Introduction à la théorie des groupes by Paul S. Alexandroff

By Paul S. Alexandroff

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Knowing S2 = e and st = t-is allows us to multiply any two elements from the list (**) and manipulate the product to have the same form. This reminds us very much of D n • Indeed, the only difference is that the rotation r of order n has been replaced by the translation t of infinite order. For this reason we call G the infinite dihedralgroup and denote it by Deo. We end this section with one or two useful facts about subgroups. 1) Theorem. A non-empty subset Hof a group G is a subgroup ofG ijand only ijxy-i belongs to H whenever x and y belong to H.

Sinee any subgroup of an abelian group is abelian, we see that if G x His abelian, then so are both G and H. The direet produet GI x ... x Gn of a finite eolleetion of groups has elements (Xl' ••. ,Xn ) where Xi E Gi' I ~ i ~ n, whieh are eombined via (Xl' . • , Xn)(X~, • •. , X~) = (XIX~, ••. , XnX~). Again, ehanging the order of the faetors always produees an isomorphie group. EXAMPLES. (i) Z2 x Z3 has six elements, (0,0), (1,0), (0, 1), (1, 1), (0,2), (1,2), whieh are eombined by (x,y) + (x',y') = (x +2 x',y +3 y').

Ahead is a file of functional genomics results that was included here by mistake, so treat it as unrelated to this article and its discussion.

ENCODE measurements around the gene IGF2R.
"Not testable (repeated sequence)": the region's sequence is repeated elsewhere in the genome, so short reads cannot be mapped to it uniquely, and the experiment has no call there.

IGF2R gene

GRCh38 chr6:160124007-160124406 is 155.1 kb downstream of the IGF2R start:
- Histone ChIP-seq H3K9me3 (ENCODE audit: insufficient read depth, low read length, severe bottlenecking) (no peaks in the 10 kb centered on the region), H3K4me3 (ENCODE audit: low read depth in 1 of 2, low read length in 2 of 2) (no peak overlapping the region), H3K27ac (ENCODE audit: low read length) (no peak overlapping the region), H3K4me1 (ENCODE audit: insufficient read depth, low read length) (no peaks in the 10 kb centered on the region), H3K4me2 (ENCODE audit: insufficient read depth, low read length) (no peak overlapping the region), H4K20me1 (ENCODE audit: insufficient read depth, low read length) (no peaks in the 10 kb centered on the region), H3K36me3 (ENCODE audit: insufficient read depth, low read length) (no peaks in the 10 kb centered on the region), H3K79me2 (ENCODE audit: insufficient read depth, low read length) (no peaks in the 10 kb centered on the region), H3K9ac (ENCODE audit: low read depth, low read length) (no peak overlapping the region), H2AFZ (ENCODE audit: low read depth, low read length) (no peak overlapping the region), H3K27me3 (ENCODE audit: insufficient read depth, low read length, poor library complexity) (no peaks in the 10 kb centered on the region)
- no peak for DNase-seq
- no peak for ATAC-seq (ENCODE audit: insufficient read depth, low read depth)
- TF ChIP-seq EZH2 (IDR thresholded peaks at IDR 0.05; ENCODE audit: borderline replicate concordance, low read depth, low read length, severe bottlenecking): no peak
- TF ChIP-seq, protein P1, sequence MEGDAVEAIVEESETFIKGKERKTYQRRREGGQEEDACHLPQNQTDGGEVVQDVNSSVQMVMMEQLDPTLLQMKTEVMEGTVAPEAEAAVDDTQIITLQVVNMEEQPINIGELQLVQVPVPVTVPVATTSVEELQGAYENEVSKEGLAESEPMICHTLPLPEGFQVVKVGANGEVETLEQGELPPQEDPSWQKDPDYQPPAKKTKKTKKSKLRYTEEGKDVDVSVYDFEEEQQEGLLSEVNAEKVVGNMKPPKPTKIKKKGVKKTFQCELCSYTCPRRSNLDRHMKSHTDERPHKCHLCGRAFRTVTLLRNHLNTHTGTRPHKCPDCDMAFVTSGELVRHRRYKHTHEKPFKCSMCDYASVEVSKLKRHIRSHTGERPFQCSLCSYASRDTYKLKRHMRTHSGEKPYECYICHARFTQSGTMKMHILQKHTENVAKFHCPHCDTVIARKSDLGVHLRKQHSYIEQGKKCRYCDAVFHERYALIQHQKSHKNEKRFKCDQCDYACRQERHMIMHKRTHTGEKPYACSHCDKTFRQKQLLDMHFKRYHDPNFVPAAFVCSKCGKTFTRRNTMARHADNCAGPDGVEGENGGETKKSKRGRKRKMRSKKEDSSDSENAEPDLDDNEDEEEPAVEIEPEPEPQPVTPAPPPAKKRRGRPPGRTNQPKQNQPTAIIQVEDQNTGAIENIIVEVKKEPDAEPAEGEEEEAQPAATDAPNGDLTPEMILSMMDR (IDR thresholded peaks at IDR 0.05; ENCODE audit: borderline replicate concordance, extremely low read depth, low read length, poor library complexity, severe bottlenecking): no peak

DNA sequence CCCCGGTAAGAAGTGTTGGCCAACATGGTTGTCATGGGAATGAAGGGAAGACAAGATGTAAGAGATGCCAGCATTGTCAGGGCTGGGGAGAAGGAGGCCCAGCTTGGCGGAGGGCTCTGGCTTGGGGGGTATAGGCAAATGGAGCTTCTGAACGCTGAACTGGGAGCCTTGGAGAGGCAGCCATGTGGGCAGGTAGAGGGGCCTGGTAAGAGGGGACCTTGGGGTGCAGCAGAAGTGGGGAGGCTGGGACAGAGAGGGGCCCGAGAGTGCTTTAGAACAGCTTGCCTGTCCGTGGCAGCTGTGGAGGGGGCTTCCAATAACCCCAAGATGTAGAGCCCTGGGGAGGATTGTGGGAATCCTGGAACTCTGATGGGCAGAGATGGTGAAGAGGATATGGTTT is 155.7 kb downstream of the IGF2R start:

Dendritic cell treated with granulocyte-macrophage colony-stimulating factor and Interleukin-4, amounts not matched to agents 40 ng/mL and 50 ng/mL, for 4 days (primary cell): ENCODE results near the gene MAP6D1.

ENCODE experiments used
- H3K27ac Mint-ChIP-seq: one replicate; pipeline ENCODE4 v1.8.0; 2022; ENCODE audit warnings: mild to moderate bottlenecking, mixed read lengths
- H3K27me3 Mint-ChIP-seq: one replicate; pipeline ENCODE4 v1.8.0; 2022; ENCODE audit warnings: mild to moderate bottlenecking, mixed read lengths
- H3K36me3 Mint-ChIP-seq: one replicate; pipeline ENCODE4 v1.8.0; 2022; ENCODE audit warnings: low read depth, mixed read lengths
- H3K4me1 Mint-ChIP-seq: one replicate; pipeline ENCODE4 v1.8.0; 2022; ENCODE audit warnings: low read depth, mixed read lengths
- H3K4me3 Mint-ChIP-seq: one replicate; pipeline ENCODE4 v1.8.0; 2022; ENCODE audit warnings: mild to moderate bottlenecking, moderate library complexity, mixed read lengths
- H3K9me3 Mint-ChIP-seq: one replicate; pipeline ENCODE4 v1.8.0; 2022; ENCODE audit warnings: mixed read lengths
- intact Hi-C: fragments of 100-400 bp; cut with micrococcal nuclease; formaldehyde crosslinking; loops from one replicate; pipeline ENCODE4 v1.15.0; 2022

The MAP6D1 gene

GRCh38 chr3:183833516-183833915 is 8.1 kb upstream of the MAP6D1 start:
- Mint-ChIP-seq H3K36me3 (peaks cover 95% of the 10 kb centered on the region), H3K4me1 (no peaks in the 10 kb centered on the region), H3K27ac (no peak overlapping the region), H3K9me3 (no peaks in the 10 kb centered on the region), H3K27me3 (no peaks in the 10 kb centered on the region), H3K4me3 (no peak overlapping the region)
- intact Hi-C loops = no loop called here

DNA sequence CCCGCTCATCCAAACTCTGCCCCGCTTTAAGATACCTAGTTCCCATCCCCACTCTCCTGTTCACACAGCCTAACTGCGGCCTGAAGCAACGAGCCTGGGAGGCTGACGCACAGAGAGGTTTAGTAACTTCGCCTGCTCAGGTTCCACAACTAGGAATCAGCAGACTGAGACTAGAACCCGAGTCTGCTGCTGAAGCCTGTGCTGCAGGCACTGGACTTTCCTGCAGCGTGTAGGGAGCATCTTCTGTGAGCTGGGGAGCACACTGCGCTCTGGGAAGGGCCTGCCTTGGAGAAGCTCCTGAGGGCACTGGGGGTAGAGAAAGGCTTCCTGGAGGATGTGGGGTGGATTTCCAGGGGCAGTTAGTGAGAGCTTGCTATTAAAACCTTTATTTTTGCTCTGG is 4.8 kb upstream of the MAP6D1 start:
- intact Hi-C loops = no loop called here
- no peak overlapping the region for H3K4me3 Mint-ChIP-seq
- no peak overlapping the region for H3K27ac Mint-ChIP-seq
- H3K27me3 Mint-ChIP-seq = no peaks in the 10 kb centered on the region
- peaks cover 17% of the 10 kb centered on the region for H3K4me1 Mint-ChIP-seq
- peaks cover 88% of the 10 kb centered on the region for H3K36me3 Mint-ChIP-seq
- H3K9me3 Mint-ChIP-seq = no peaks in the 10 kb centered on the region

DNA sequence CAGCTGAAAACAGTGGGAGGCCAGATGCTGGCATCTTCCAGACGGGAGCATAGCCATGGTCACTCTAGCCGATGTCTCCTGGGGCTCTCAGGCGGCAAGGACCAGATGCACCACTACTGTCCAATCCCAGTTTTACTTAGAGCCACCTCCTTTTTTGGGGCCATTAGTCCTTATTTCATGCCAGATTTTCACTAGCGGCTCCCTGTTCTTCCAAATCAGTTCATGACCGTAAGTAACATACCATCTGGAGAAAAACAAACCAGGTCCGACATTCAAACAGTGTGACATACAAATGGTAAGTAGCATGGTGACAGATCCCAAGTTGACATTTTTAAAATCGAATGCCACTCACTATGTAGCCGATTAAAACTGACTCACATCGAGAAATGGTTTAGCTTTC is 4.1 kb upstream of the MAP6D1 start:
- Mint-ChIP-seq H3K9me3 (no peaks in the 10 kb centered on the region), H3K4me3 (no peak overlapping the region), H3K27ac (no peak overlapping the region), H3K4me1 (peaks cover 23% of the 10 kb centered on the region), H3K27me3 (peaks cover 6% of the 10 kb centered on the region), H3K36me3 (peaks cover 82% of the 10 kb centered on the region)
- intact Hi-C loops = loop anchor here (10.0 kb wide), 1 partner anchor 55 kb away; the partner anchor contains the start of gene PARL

8. Which elements of the infinite dihedral group have finite order? 00 these elements form a subgroup of Doo ? 9. LetJ be a function from the realline to itselfwhich preserves the distance between every pair of points and which sends the integers among themselves. (a) AssumingJhas no fixed points, show thatJis a translation through an integral distance. (b) IfJleaves exactly one point fixed, show that this point is either an integer or lies midway between two integers, and thatJis reflection in this fixed point.

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